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Greater access regulation will become a new normal after coronavirus

Greater access regulation will become a new normal after coronavirus
Greater regulation of access to public and private buildings and visitor hot spots may figure among major impacts from the coronavirus affecting architects, builders, facility managers and site owners.
Greater regulation of access to public and private buildings and visitor hot spots may figure among major impacts from the coronavirus affecting architects, builders, facility managers and site owners. 

“Certainly, there will be a new normal for people-intensive public and private facilities, where owners have a duty of care to protect staff and visitors,” says security and entrance specialist, Boon Edam Australia Managing Director Michael Fisher.

The likely changes – including to Government-funded Covid recovery infrastructure spending in Australia and New Zealand – will be particularly relevant also to facilities such as hospitals, health care, schools, hotels, restaurants, tourism facilities and landmark structures and community and cultural assets.

Accelerated safety and sustainability access control trends

“Coronavirus may well accelerate changes that were already underway to promote greater safety and sustainability within our urban infrastructure. Such changes will be driven not only by the need to protect against health-related risks, but also in some cases to exclude threats such as urban pollution and to counter the rising incidence of physical violence against providers of public services.”

“They are also highly relevant to and holders of valuable physical and electronic assets, including data and commercial information,” says Mr. Fisher, whose parent Boon Edam organisation is a global manufacturer of energy-saving revolving doors and security entrances in 27 countries, including global names in data management and internet services.

The 140-year-old family owned company’s top quality entrance control products are used by dozens of Fortune 500 companies as well as social infrastructure, transport terminals, public and private spaces where there are risks ranging from extreme physical intrusions – such as terrorism , violence and theft – to more subtle but sinister threats such as airborne pollution and infected carriers of contagious disease.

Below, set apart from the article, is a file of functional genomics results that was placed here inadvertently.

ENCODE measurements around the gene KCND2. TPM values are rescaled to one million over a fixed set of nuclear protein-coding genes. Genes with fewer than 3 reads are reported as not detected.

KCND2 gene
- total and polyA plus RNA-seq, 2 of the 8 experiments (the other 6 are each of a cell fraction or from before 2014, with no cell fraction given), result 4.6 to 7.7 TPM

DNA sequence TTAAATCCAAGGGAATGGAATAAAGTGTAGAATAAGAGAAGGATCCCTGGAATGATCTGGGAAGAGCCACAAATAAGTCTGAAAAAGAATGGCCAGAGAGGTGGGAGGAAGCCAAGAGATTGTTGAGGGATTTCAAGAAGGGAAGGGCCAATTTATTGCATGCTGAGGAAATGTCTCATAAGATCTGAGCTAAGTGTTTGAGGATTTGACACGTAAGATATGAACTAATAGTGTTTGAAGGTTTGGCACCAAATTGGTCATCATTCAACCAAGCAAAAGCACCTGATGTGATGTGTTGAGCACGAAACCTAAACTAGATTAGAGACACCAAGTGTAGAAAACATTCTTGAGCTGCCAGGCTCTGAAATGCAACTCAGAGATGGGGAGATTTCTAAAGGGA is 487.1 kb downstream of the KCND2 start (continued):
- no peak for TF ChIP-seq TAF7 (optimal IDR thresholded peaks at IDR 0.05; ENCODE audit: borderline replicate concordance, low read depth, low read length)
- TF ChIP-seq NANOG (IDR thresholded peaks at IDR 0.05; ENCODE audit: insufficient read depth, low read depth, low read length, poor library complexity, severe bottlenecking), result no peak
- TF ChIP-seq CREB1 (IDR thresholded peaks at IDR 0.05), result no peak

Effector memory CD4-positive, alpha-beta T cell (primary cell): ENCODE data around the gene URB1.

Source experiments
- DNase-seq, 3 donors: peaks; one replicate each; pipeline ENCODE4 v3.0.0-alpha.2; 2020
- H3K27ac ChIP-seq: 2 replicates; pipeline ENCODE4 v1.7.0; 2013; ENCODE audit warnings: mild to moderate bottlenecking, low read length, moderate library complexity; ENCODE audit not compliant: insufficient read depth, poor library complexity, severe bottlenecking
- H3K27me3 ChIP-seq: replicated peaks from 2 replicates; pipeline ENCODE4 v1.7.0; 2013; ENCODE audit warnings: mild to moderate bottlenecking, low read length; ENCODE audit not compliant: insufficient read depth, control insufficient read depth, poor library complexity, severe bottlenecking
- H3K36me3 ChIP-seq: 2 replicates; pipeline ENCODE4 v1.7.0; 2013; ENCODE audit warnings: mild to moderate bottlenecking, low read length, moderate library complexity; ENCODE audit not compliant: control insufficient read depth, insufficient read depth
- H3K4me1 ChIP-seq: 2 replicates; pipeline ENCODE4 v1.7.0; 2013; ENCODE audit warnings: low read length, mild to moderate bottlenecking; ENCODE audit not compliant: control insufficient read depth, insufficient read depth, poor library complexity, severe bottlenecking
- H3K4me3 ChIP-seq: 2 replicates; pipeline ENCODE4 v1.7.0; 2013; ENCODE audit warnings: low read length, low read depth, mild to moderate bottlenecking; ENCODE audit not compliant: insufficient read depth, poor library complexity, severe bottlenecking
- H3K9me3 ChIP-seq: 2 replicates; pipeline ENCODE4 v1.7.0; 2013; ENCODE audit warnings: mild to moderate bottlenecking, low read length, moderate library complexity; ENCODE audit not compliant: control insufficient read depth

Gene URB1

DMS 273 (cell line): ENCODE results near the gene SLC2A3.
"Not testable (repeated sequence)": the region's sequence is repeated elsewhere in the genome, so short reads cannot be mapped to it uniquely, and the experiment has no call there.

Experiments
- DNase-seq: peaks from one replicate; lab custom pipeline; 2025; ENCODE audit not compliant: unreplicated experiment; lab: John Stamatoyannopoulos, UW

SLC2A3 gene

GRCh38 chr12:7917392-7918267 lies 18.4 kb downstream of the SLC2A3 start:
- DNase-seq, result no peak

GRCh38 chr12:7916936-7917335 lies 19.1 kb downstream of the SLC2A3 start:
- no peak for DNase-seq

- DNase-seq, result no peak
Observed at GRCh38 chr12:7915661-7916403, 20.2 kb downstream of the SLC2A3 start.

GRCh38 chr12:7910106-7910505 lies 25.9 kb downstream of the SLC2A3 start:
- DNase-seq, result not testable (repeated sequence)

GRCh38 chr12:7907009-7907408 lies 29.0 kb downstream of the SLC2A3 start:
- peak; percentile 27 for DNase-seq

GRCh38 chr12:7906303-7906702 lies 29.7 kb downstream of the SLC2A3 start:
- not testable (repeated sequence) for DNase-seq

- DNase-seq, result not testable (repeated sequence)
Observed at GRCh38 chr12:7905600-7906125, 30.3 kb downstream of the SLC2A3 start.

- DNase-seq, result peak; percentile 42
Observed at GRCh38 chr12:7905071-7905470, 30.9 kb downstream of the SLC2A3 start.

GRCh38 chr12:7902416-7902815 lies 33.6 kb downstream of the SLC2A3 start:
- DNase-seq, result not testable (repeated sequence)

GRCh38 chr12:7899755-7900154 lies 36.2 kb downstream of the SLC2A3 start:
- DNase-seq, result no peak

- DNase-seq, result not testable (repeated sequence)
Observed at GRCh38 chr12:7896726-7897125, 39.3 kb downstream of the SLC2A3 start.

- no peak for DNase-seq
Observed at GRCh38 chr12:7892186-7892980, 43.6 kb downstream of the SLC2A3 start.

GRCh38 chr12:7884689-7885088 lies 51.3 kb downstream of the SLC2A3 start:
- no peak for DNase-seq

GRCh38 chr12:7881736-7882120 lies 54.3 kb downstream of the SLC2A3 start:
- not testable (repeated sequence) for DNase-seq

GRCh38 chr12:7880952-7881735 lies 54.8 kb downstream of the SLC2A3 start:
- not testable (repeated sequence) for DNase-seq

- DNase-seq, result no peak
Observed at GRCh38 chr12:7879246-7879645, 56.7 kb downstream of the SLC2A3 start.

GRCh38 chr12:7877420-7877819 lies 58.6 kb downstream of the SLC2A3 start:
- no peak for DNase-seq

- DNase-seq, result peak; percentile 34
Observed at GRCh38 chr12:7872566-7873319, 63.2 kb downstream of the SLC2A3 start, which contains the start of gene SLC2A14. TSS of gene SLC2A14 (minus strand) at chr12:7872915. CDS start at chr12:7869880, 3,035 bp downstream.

Security technologies working in harmony

Mr Fisher says new technology – including facial and retinal recognition where required – can be built into layered entrance and internal access plans to lessen the cost of manned security and provide 24-hour coverage in areas where it is not always available from manned positions.

“Manned and electronic security are complementary parts of the same equation,” says Mr. Fisher. “One can do a vital job in one area, while the other can actually save money by reducing the need for manned posts in other areas.”

“The sheer volume of people whose access will be needed to be regulated in the future in the interests of health and security means that access technologies will need to be designed into our facilities, either from new or retrofitted.”

Mr Fisher says the factors that are causing an upswing in demand for revolving doors and security entrances – as part of much wider public health planning – are not going to go away. These encompass a wide range of growing issues as more people occupy smaller spaces in dense urban environments. They range from regulation of health threats presented by infected people, through to broader health and sustainability factors affecting entire buildings, including exclusion of pollution and conservation of energy used in building’s heating, ventilation and air-conditioning systems (HVAC), which Australia’s CSIRO says HVAC account for between 40–50 percent of a commercial building’s energy use and contributes 34.7 megatonnes of carbon dioxide emissions every year.

Multiple benefits

Designers have long been aware of the energy conservation, sustainability, and healthier building interior benefits of revolving doors, with their “always open, always closed” functionality limiting HVAC losses and excluding airborne pollutants. This is because revolving doors function beautifully as airlocks, which allow smooth pedestrian flow while keeping expensive cool air inside on warmer days, reducing air conditioning costs. In cooler times, they keep cold air out, thereby reducing heating costs. And their built-in ability to exclude airborne pollutants at all times is expanding still further under the impact of long-term and seasonal threats, such as pollution generally and bushfire in particular. 
 
Also, the threat of contagion from people carrying infections can only increase, as more people are concentrated into smaller spaces at work and in public facilities. The space per employee, for example, has been shrinking for decades, and is now down to typically 8-12 sqm a person.

“Virus infections are a fact of life long-term. Infectious diseases have been with us from the beginning of time, as people intermingled ever more extensively. You often hear doctors advising people to stay indoors during times of high pollution or weather that stirs up allergens, which is good advice. And you also need to keep the interior space healthy and sustainable. So public health officials are also acutely aware of the need to regulate people you do admit to public and private facilities during times of pandemic, which is a process that starts at the front entrance."


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